Samsung has just made an announcement that might rock the ARM processor world: a Heterogeneous Multi-Processing (HMP) solution that will be applied to its Exynos 5 Octa core processors. This is practically the manufacturer’s response to criticisms and alternative solutions being marketed by its rivals in the System-on-Chip manufacturing business.
Heterogeneous Multi-Processing is a hot topic when it comes to eight, sometimes even quad, core ARM processors. The usual setup involves utilizing ARM big.LITTLE technology, with two groups of cores, one set of low-power, usually Cortex-A7, cores, and one set of more powerful cores, at the moment Cortex-A15. In Samsung’s initial software implementation, only half of the eight cores can be used at a time, depending on the workload required. More intensive processes would activate the A15’s, but would switch to A7’s when on standby. As such, only four cores are ever active at a given time.
This limitation has been pointed out and exploited by MediaTek to advertise their “True Octa Core” processor last July, boasting of the first heterogeneous ARM big.LITTLE multi-processing support. Now it seems that Samsung has heard the call and is no responding with their own solution. Samsung’s HMP software implementation will be able to utilize all eight cores at the same time, allocating computationally intensive threads to the more powerful cores, leaving the low-power cores to deal with threads with lower priority.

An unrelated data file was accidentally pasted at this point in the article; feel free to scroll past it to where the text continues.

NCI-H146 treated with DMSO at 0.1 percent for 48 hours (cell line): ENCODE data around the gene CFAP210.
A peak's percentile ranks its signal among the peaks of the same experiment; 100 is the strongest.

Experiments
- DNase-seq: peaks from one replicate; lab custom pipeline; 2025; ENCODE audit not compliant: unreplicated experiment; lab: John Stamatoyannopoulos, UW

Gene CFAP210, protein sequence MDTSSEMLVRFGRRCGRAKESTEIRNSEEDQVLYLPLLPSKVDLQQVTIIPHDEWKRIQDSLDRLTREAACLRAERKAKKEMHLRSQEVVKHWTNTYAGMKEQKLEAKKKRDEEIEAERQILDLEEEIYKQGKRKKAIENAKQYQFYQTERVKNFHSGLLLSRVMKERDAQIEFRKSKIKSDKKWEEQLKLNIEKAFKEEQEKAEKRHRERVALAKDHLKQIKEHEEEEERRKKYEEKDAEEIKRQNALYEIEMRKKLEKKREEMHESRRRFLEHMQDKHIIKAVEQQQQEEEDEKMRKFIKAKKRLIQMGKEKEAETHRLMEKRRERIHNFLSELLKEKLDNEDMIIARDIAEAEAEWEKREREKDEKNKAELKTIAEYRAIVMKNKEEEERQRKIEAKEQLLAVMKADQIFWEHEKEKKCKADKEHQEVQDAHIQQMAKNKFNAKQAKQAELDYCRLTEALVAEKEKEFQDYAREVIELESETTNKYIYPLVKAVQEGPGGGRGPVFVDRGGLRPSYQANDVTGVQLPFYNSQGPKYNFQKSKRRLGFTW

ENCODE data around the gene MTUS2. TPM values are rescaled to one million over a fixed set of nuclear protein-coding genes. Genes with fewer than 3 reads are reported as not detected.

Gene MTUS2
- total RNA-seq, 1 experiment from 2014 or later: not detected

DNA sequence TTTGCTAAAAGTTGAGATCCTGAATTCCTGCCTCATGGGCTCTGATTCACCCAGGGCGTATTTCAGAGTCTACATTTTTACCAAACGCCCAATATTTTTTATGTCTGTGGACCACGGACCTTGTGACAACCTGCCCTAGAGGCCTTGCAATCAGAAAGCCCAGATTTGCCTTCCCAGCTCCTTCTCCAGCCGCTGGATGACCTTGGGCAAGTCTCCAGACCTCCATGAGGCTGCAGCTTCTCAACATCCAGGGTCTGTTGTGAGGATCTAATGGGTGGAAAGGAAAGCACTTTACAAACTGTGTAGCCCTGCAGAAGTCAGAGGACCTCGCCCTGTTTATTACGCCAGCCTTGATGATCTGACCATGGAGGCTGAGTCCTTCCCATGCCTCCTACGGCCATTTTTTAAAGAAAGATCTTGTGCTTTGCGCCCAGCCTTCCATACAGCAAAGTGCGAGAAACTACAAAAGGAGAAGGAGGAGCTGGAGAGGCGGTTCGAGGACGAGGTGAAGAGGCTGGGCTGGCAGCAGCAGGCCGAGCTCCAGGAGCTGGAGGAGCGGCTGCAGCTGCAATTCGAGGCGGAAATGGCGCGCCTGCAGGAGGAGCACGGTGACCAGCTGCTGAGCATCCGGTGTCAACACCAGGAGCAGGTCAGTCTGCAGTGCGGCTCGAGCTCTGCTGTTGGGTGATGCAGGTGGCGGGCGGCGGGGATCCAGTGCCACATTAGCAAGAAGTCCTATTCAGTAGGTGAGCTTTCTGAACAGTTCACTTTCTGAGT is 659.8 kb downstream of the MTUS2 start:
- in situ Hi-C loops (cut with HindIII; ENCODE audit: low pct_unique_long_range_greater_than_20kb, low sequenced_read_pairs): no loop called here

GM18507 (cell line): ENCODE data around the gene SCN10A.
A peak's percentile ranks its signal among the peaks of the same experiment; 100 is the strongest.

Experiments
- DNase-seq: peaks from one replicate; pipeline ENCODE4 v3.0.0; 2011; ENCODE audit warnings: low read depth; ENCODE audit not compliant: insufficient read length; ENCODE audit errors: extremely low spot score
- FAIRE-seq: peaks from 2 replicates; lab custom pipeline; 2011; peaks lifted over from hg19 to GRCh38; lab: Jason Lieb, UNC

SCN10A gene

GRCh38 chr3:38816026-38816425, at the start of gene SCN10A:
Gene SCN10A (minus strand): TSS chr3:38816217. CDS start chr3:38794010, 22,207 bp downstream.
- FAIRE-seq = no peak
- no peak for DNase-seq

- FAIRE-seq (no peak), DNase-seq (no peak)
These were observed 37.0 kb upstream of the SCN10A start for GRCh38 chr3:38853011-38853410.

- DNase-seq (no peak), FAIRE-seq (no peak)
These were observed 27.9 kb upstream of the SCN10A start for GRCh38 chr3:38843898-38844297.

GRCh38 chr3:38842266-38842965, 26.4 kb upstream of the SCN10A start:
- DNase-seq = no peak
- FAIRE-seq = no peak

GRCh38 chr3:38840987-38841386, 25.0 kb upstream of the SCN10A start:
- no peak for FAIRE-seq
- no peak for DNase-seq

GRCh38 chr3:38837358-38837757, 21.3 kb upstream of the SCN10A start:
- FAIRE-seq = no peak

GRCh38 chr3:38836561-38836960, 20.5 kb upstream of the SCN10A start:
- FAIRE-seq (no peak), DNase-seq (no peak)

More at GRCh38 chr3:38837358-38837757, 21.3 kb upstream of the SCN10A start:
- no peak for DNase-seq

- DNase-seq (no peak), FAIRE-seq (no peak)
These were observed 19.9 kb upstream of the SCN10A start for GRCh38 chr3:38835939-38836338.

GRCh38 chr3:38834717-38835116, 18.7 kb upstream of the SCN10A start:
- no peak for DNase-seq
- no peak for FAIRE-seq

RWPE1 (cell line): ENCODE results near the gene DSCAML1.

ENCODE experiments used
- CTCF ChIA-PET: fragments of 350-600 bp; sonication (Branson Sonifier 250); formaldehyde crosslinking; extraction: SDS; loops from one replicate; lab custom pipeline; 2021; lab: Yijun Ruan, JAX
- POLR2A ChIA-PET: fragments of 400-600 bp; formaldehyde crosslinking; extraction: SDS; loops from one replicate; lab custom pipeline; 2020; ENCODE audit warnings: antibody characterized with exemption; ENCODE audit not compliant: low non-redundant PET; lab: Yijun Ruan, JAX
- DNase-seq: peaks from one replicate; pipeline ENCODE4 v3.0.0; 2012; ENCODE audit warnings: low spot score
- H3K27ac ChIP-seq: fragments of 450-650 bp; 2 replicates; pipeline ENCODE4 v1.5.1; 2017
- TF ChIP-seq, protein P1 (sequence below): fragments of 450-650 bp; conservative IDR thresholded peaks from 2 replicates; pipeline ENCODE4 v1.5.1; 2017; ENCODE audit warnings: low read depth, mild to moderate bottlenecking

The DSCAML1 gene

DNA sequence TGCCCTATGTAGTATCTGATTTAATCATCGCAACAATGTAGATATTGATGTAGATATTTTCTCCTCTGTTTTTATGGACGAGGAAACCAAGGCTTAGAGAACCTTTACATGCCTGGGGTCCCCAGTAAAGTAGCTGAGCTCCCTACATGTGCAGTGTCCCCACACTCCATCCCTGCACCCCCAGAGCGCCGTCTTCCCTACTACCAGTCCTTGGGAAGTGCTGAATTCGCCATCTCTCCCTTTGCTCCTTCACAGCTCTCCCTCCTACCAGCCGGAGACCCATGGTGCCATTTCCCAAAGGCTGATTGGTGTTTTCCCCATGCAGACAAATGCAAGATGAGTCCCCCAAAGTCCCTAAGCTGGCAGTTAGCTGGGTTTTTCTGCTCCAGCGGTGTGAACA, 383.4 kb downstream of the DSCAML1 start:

Samsung promises to deliver the HPM solution to its Exynos 5 Octa processors by the last quarter of this year, which could land on devices such as the Galaxy Note III and the 2014 Galaxy Note 10.1, both of which sport Samsung’s latest Exynos 5 Octa with an ARM MALI GPU and an ARM Artisan physical IP. While MediaTek has the first word on HMP solutions, considering none of its new chips are being shipped in existing devices yet, Samsung might have the last laugh instead.